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Friday, March 23, 2012

Philip Wicksteed on the Scope of Economics

Today’s TGIF, “The Ubiquity of Economic Phenomena,” credits Philip Wicksteed, the “British Austrian,” for being one of the first thinkers to realize that economics applies to all purposeful action, not just the pursuit of material wealth. Here is a section of the introduction to Wicksteed’s book The Common Sense of Political Economy.

It will easily be shown that the [marginal utility] principle laid down by [William Stanley] Jevons is not exclusively applicable to industrial or commercial affairs, but runs as a universal and vital force through the administration of all our resources. It follows that the general principles which regulate our conduct in business are identical with those which regulate our deliberations, our selections between alternatives, and our decisions, in all other branches of life. And this is why we not only may, but must, take our ordinary experiences as the starting point for approaching economic problems. We must regard industrial and commercial life, not as a separate and detached region of activity, but as an organic part of our whole personal and social life; and we shall find the clue to the conduct of men in their commercial relations, not in the first instance amongst those characteristics wherein our pursuit of industrial objects differs from our pursuit of pleasure or of learning, or our efforts for some political and social ideal, but rather amongst those underlying principles of conduct and selection wherein they all resemble each other; for only so can we find the organic place of industry in our conception of life as a whole.

Having made our preliminary study of the psychology of choice, or the principles which regulate our selection between alternatives, we shall proceed to the special application of these principles to the commercial and industrial life, and to the characteristic phenomena which it manifests. It is not surprising that our definition of the area of the industrial and commercial or economic life should demand some revision when approached from this point of view. If earlier generations of investigators were chiefly intent on sharply defining Political Economy as a separate and self-contained area, and if our present tendency is to regard it as an integral part of the general life of society; if former generations were anxious to emphasise, and even hypothetically to magnify, the difference between the economic life and all that lay outside it, and if we, on the other hand, are intent on rediscovering in every branch of commercial and industrial life the identical motives and principles with which we are familiar elsewhere, it is not surprising that the old definitions of the economic life itself should prove unsatisfactory to us.

No Motive Ruled Out

Accordingly, I shall try to shew that it is time frankly and decisively to abandon all attempts to rule out this or that “motive” from the consideration of the Economist, or indeed to attempt to establish any distinction whatever between the ultimate motives by which a man is actuated in business and those by which he is actuated in his domestic or public life. Economic relations constitute a complex machine by which we seek to accomplish our purposes, whatever they may be. They do not in any direct or conclusive sense either dictate our purposes or supply our motives. We shall therefore have to consider what constitutes an economic relation rather than what constitutes an economic motive. And this does away at a stroke with the hypothetically simplified psychology of the Economic Man which figured so largely in the older books of Political Economy, and which recent writers take so much trouble to evade or qualify. We are not to begin by imagining man to be actuated by only a few simple motives, but we are to take him as we find him, and are to examine the nature of those relations into which he enters, under the stress of all his complicated impulses and desires—whether selfish or unselfish, material or spiritual,—in order to accomplish indirectly through the action of others what he cannot accomplish directly through his own.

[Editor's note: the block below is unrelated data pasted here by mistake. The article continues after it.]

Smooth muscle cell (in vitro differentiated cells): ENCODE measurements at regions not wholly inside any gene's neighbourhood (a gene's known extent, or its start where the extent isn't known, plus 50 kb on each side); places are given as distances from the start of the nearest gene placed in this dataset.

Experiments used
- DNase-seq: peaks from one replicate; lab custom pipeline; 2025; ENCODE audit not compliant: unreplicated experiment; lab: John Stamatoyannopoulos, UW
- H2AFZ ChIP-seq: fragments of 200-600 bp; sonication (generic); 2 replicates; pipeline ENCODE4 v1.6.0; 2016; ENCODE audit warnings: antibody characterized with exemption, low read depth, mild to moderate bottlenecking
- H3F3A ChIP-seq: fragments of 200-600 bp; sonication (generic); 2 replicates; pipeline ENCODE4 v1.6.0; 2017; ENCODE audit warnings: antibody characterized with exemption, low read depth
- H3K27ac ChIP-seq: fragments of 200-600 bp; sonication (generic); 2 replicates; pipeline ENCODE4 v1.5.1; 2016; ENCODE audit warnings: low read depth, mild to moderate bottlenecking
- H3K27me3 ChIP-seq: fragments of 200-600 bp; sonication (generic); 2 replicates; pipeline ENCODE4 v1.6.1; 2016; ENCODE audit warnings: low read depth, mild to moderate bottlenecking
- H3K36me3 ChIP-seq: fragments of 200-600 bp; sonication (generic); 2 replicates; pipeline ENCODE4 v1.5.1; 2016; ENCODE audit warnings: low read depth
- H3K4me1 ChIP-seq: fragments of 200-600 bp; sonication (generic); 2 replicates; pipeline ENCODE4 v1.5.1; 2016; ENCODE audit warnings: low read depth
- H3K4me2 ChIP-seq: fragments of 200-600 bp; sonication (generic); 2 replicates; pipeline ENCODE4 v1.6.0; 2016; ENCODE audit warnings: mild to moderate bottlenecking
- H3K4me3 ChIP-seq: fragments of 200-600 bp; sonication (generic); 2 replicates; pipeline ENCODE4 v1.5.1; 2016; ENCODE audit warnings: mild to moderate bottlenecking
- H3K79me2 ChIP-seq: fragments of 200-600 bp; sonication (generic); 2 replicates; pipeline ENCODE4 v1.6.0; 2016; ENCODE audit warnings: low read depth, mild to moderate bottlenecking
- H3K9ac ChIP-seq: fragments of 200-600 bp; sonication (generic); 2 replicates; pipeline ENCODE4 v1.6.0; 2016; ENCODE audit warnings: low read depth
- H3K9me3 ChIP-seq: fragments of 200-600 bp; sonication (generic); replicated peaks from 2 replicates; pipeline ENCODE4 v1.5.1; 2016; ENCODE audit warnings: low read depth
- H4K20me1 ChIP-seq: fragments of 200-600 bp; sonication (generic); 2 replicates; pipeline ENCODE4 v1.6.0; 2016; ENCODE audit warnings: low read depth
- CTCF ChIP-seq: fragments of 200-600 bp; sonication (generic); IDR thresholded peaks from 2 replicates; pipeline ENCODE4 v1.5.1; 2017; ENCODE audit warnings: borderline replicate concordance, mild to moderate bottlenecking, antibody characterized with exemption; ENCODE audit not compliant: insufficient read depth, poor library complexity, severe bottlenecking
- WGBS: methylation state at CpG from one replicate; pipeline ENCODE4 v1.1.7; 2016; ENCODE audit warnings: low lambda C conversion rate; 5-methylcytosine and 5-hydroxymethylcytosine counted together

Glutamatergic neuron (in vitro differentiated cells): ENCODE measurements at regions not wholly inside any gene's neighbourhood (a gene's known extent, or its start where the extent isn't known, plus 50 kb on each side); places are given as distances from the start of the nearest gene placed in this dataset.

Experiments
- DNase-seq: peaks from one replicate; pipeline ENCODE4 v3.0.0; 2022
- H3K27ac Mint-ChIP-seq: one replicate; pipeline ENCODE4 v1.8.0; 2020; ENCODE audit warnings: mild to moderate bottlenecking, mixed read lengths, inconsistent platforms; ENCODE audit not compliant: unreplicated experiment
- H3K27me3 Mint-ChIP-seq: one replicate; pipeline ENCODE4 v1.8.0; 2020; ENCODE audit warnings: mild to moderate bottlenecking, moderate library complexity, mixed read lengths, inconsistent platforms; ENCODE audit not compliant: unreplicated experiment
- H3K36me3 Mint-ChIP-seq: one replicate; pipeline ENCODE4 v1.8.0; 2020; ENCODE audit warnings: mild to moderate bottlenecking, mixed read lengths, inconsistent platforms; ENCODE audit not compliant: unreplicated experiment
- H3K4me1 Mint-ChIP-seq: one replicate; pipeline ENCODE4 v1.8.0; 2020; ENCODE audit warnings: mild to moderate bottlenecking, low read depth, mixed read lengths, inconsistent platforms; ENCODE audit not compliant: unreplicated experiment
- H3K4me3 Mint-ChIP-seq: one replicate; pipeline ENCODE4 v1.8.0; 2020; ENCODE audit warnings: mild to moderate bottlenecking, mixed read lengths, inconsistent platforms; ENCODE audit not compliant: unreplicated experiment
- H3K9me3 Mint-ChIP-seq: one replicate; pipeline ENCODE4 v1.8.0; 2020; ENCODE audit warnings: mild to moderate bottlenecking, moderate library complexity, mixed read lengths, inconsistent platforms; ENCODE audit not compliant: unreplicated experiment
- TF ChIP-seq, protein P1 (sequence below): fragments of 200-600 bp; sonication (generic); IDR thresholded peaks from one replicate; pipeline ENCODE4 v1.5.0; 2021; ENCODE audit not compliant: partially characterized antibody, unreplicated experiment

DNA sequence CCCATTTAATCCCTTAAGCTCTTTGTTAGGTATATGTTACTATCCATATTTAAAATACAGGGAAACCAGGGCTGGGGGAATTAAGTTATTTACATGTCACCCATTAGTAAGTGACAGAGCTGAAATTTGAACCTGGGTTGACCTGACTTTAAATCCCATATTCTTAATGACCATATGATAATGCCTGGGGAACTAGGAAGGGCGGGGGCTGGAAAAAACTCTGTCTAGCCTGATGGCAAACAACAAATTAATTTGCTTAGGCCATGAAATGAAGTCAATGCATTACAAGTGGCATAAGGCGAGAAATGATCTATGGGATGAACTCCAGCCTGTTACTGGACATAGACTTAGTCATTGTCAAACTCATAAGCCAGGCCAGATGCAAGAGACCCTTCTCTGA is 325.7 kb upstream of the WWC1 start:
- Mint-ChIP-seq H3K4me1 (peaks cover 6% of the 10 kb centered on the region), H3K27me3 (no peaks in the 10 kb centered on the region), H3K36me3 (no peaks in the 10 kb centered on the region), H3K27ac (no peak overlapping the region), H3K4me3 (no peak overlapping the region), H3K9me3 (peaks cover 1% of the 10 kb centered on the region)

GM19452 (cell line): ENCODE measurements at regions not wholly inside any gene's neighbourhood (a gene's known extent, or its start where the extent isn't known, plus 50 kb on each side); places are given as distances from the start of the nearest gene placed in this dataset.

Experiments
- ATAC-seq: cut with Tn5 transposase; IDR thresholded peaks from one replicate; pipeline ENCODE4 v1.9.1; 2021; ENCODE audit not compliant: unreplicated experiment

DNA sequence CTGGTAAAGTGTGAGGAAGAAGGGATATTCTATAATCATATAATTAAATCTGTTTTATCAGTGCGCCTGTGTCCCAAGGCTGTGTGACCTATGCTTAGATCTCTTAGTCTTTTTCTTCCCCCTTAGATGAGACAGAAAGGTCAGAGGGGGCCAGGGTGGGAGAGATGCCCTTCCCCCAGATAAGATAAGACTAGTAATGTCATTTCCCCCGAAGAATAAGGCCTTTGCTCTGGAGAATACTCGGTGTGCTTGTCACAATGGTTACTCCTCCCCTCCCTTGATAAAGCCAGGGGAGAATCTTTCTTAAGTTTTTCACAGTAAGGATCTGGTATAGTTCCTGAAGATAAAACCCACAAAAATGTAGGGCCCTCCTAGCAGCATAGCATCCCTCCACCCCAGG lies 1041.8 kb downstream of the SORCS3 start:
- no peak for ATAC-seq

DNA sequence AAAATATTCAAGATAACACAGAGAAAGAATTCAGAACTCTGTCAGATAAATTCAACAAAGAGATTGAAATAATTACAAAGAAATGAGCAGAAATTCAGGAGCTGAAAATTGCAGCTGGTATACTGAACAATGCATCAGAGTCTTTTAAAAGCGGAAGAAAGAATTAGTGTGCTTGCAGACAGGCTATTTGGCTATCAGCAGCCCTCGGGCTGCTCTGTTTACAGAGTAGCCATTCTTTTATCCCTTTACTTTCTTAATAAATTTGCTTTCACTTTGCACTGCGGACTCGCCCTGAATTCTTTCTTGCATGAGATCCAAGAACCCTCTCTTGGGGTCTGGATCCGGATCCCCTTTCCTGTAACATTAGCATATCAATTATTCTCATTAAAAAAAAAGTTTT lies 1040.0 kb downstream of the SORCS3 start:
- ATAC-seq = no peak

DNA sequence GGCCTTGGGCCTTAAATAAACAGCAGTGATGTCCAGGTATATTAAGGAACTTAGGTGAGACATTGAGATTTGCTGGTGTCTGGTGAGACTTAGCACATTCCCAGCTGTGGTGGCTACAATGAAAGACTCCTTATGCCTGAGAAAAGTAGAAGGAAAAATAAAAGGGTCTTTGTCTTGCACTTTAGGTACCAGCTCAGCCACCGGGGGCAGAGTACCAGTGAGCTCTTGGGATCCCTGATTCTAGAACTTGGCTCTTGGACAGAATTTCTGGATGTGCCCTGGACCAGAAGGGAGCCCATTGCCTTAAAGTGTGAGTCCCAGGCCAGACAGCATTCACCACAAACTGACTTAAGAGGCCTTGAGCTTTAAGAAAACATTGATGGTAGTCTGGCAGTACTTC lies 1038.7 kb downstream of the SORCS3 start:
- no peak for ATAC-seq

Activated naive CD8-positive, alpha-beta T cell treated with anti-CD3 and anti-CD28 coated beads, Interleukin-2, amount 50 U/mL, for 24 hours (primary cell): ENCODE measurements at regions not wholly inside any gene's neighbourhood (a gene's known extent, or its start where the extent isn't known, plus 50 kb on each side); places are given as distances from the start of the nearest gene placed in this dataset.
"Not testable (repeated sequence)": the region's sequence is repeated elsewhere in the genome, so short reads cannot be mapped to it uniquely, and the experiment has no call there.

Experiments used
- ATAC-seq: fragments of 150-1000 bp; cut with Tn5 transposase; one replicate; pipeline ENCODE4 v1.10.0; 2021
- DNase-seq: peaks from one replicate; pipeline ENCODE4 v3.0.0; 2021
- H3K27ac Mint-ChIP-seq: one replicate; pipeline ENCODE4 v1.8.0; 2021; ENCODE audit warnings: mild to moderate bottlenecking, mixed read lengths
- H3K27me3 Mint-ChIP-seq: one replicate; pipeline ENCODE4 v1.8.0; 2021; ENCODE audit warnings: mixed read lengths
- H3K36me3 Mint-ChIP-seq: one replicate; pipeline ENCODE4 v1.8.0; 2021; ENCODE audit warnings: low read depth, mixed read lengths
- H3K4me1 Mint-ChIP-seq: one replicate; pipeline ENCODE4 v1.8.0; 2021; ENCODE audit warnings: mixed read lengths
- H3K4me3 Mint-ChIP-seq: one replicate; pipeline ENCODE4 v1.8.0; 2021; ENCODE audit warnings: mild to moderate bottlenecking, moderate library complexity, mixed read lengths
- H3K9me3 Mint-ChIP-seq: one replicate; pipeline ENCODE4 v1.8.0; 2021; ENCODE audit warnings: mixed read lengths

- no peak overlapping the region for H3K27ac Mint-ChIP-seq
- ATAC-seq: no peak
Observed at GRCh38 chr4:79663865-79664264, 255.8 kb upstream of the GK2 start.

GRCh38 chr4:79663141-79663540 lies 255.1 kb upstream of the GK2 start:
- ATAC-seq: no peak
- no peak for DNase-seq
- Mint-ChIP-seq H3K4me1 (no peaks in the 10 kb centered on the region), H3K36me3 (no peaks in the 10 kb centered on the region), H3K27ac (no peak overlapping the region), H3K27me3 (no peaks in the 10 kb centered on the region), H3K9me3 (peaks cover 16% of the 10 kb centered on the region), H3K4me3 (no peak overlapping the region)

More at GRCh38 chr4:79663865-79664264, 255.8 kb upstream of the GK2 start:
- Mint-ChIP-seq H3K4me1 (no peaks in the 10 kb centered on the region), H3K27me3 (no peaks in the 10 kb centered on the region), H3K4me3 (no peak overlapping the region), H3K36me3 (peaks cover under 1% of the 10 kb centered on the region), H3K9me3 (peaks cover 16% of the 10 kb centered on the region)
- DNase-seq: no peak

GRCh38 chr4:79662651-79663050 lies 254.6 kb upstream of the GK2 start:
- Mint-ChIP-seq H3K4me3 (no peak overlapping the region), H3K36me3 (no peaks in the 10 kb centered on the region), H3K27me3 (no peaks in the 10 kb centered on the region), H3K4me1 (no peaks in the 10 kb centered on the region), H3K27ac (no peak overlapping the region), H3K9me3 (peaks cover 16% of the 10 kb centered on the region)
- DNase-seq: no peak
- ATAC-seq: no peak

We shall find that the economic relations constitute a machinery by which men devote their energies to the immediate accomplishment of each other’s purposes in order to secure the ultimate accomplishment of their own, irrespective of what those purposes of their own may be, and therefore irrespective of the egoistic or altruistic nature of the motives which dictate them and which stimulate efforts to accomplish them. And the things and doings with which economic investigation is concerned will therefore be found to include everything which enters into the circle of exchange—that is to say, everything with which men can supply each other, or which men can do for each other, in what we may call an impersonal capacity; or, in other words, the things a man can give to or do for another independently of any personal and individualised sympathy with him or with his motives or reasons.

A full realisation of this, while bringing home to our minds the fundamental importance and the wide area of these relations, will at the same time convince us of the impossibility of permanently isolating them in practical life from the non-economic relations into which they perpetually play.

  • Sheldon Richman is the former editor of The Freeman and a contributor to The Concise Encyclopedia of Economics. He is the author of Separating School and State: How to Liberate America's Families and thousands of articles.